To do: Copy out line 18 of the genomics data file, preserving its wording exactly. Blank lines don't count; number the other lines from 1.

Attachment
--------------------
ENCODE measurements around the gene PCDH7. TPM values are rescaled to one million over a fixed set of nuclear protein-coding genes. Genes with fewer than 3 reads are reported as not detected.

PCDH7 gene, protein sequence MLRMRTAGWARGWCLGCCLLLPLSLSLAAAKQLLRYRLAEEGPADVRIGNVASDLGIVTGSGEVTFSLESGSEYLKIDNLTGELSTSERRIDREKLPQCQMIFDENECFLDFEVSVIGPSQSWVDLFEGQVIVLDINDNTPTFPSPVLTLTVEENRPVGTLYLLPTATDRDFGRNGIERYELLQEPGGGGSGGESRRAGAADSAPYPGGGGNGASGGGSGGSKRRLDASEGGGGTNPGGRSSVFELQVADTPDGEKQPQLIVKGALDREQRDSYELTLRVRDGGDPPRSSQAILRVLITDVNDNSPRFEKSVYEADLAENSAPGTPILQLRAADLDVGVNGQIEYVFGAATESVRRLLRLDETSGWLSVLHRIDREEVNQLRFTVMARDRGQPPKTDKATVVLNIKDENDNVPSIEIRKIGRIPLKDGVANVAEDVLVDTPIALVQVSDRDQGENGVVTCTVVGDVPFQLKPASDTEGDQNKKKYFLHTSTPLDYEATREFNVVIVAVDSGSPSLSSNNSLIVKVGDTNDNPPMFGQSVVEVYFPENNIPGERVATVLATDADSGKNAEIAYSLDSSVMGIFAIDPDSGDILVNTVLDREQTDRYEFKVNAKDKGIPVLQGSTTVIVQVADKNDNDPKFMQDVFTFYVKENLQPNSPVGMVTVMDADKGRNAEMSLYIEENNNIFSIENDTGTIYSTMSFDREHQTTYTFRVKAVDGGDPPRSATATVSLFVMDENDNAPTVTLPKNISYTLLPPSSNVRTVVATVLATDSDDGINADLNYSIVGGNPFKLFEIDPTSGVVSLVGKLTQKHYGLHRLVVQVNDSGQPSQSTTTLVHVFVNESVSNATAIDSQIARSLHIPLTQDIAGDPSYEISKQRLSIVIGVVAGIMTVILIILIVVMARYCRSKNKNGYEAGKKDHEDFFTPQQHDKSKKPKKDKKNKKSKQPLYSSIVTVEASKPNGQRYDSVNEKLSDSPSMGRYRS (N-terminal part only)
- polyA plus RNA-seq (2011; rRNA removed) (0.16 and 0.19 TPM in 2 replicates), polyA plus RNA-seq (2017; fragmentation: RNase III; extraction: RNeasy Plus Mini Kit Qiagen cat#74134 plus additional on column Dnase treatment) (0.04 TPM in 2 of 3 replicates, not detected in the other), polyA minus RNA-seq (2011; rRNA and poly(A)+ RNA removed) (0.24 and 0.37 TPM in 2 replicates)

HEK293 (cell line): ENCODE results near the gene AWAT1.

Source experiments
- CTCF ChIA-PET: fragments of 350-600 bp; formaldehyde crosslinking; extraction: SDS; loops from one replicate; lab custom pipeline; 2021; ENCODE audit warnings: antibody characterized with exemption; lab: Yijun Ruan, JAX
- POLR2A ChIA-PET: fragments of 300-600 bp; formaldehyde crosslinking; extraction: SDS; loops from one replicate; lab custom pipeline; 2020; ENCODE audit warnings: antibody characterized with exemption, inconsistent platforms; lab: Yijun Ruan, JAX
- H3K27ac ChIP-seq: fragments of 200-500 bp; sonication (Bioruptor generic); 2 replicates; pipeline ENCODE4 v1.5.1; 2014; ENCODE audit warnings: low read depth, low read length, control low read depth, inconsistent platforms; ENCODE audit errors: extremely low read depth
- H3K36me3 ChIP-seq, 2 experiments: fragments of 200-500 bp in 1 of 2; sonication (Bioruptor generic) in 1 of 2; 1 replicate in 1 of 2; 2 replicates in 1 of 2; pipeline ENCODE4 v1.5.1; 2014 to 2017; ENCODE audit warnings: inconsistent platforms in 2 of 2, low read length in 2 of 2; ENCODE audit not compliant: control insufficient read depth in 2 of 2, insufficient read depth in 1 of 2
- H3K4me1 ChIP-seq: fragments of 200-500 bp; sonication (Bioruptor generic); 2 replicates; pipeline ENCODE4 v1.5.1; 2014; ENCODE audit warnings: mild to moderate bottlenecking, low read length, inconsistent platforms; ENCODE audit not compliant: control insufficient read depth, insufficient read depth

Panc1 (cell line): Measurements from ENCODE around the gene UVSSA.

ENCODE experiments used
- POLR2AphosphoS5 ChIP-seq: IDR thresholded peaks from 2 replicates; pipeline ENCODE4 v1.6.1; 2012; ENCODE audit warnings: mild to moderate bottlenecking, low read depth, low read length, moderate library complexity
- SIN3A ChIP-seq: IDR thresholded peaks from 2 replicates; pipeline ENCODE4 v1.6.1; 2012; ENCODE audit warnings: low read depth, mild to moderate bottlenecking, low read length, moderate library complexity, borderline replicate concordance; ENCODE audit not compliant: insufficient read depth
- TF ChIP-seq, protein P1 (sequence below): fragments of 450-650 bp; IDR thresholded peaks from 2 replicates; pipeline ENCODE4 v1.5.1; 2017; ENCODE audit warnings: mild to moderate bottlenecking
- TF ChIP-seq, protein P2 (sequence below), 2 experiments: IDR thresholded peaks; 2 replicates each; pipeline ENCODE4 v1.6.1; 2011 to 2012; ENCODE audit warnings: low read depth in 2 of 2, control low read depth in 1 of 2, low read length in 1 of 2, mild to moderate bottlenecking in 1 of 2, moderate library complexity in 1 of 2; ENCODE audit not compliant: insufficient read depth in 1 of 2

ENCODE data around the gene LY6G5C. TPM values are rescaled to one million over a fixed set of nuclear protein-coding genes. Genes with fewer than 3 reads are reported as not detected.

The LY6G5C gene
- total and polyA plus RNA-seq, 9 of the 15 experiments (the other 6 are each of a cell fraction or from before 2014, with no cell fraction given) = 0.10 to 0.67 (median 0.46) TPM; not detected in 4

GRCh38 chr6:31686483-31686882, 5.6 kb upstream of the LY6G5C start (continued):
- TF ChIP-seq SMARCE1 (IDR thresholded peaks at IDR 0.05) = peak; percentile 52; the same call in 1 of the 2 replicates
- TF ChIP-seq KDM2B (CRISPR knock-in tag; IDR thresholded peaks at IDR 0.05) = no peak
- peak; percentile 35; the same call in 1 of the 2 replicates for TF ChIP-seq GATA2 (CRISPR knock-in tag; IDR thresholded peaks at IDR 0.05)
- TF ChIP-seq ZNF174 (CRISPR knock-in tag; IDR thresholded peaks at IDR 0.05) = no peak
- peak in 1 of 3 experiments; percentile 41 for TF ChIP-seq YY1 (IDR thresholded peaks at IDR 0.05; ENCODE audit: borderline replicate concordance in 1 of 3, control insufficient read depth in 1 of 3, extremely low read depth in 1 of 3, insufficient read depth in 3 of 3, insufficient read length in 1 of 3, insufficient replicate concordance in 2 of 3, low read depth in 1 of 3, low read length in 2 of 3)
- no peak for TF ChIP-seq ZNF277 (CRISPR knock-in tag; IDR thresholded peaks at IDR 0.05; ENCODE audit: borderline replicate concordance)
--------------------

The LY6G5C gene